“Won’t Back Down” and the Parent Trigger movement

Did you go to see Won’t Back Down this weekend? That movie loosely based on parent trigger laws where stars Viola Davis and Maggie Gyllenhaal face “a powerful and entrenched bureaucracy, [risking] everything to make a difference in the education and future of their children”? It’s ok if you didn’t, since not many other people did either – the film made only $2.7 million in it’s opening weekend. It was panned by critics as well, who called it “shamelessly manipulative“, “disingenuous,” “shrill,” “unsubtle,” and “inept and bizarre.”

Despite being a flop both critically and financially, the movie did put a brief spotlight on the fledgling parent trigger movement. What are these parent trigger laws exactly? There’s no one-size-fits-all definition since the laws vary in different states, but in effect, a parent trigger allows the parents in a school district to enact some sort of broad change if a school fails to reach a predetermined benchmark. The school can then get an all new staff, be shut down completely, or, as in most cases, the trigger laws allow for conversion into charter schools.  So far parent trigger laws, in various forms, are on the books in only seven states, and the proverbial “trigger” has been pulled in only one instance so far (and that case is still mired in legal issues).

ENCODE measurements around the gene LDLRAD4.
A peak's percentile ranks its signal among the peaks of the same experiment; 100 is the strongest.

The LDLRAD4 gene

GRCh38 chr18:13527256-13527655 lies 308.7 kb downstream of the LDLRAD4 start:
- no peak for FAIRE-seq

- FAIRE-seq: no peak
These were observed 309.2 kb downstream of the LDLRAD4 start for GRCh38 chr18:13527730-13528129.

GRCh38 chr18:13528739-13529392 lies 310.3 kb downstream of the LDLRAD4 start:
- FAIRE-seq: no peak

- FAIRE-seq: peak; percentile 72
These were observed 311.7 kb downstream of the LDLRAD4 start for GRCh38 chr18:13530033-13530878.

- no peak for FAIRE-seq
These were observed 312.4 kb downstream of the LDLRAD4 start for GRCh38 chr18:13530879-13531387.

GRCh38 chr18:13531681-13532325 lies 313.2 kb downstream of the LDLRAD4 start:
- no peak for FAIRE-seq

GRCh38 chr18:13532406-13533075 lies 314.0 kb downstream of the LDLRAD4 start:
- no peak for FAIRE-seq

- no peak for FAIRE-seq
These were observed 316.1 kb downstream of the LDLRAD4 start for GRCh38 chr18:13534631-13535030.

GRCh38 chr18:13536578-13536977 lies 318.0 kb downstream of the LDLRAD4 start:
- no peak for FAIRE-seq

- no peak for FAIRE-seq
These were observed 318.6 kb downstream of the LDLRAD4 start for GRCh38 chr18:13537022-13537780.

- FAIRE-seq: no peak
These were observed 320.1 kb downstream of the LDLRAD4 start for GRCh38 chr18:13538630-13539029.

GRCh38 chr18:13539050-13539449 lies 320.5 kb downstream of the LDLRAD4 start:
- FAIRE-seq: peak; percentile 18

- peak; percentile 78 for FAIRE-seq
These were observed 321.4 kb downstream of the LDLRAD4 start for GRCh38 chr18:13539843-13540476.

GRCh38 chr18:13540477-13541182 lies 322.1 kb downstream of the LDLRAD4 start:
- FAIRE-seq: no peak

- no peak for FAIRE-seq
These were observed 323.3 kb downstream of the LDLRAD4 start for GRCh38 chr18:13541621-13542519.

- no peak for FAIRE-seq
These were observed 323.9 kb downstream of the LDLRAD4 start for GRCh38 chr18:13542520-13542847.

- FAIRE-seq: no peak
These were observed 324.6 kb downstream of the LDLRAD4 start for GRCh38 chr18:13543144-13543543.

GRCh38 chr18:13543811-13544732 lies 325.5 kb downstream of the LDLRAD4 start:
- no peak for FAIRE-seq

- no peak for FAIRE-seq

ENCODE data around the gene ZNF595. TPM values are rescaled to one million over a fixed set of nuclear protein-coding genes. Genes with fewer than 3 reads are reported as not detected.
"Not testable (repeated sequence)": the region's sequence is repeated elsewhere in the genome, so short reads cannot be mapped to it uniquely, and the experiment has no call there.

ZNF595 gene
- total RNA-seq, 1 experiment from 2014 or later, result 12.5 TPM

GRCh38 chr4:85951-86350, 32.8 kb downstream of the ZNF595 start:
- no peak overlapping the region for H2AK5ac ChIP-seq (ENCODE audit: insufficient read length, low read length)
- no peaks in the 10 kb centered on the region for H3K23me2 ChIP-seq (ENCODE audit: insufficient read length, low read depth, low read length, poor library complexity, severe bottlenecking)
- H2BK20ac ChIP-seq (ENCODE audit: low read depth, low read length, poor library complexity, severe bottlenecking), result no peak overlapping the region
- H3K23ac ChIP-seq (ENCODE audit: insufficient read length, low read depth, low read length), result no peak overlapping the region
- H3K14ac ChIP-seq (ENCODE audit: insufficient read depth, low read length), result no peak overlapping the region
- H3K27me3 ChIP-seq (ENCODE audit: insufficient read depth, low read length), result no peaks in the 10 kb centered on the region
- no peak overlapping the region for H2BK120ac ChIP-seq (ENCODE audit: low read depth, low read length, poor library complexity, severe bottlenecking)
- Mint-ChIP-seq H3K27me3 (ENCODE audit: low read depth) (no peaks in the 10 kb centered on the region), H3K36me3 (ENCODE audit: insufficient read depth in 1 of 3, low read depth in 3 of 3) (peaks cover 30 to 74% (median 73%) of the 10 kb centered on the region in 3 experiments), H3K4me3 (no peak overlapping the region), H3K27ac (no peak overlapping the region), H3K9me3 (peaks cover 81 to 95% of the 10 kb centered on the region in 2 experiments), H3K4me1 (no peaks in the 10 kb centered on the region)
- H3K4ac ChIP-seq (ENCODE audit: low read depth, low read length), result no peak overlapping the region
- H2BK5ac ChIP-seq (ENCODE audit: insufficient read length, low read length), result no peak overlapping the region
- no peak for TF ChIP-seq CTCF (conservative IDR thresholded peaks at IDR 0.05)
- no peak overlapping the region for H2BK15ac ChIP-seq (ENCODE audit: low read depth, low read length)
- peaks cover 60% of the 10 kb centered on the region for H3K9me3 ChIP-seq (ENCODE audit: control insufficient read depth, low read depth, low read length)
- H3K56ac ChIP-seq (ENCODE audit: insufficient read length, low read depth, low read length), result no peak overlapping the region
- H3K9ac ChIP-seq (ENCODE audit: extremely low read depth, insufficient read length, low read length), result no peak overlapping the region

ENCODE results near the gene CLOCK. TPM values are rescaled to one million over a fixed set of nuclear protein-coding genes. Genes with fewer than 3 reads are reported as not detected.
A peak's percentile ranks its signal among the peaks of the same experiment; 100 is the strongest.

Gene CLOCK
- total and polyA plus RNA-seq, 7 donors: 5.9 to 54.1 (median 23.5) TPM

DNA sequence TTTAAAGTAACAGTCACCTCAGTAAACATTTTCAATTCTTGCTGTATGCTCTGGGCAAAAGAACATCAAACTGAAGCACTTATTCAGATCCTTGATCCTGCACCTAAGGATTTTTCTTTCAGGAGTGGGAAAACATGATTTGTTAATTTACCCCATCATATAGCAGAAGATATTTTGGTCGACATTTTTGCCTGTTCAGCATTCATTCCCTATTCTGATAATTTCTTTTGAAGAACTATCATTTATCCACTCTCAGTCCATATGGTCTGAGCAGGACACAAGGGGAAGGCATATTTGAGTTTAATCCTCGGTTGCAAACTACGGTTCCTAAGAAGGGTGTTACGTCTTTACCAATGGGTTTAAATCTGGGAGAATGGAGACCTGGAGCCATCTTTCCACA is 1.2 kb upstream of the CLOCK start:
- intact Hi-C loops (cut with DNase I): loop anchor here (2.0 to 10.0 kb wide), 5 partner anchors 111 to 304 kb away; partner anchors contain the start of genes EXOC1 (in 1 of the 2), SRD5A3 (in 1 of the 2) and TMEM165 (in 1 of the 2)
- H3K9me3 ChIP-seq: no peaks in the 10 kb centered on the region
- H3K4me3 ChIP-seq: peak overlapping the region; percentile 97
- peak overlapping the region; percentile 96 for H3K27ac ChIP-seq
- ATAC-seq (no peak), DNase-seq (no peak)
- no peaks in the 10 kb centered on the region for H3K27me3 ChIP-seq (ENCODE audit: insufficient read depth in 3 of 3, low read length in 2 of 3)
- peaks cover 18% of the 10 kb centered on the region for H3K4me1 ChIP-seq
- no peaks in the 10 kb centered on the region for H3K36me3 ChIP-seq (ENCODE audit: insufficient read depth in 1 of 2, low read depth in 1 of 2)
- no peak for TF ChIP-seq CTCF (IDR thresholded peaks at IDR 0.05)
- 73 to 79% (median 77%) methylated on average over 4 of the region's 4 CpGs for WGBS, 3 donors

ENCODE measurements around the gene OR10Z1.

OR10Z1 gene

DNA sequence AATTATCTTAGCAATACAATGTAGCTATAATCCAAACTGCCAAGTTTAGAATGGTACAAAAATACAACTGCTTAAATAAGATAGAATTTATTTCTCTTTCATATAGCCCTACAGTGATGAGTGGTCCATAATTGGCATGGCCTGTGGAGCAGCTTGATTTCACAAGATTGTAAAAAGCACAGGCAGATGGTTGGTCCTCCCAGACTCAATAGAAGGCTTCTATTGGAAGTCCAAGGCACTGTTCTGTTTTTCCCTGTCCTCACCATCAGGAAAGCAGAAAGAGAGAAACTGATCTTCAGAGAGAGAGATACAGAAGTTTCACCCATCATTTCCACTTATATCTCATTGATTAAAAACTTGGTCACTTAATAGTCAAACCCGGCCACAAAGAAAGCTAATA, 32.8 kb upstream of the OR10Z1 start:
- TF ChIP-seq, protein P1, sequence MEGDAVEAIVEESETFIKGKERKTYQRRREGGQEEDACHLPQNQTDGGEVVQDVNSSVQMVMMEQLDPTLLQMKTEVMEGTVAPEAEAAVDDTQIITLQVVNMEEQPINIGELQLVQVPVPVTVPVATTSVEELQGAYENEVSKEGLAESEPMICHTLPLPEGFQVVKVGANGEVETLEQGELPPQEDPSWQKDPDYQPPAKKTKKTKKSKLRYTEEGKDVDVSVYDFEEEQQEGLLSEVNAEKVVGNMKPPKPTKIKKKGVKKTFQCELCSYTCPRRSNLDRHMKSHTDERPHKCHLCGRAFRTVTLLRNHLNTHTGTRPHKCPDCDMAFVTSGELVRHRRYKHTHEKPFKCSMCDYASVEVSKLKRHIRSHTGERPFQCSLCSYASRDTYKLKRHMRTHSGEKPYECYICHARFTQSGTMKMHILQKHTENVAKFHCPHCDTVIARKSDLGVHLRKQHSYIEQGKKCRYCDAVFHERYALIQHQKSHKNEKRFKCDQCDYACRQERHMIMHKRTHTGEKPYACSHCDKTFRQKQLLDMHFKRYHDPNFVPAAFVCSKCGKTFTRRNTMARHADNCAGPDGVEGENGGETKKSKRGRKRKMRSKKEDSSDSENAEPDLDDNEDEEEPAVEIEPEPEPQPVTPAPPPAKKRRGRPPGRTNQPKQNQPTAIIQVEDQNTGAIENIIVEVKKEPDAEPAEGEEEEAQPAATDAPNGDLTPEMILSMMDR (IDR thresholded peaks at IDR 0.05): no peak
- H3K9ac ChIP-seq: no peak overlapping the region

Of course parents should but involved in their children’s education, but putting the power to fundamentally change or transform a school into the hands of people who for the most part have no experience is where the trouble really lies. So it’s no surprise that the same corporate “school reform” movement that’s responsible for the push of charter schools and voucher programs also has their hand in promoting trigger laws. For example, the corporate-backed American Legislative Exchange Council (ALEC) is one of the organizations responsible for the spread of the law, using one of their patented ready-made legislative bills. Going back to Won’t Back Down, the movie was produced by Walden Media, which is owned by Phillip Anschutz, a conservative billionaire entrepreneur and champion of the school reform movement. Walden Media was also the company behind the charter school magnum opus Waiting for Superman.

It’s still much too early to tell if parent trigger laws will catch on and spread throughout the country, or if they’ll simply fizzle out like the movie did. What can be said for sure, however, is that the people and organizations backing parent triggers are suspect and the laws should be viewed in that context. — Ashwini Yelamanchili

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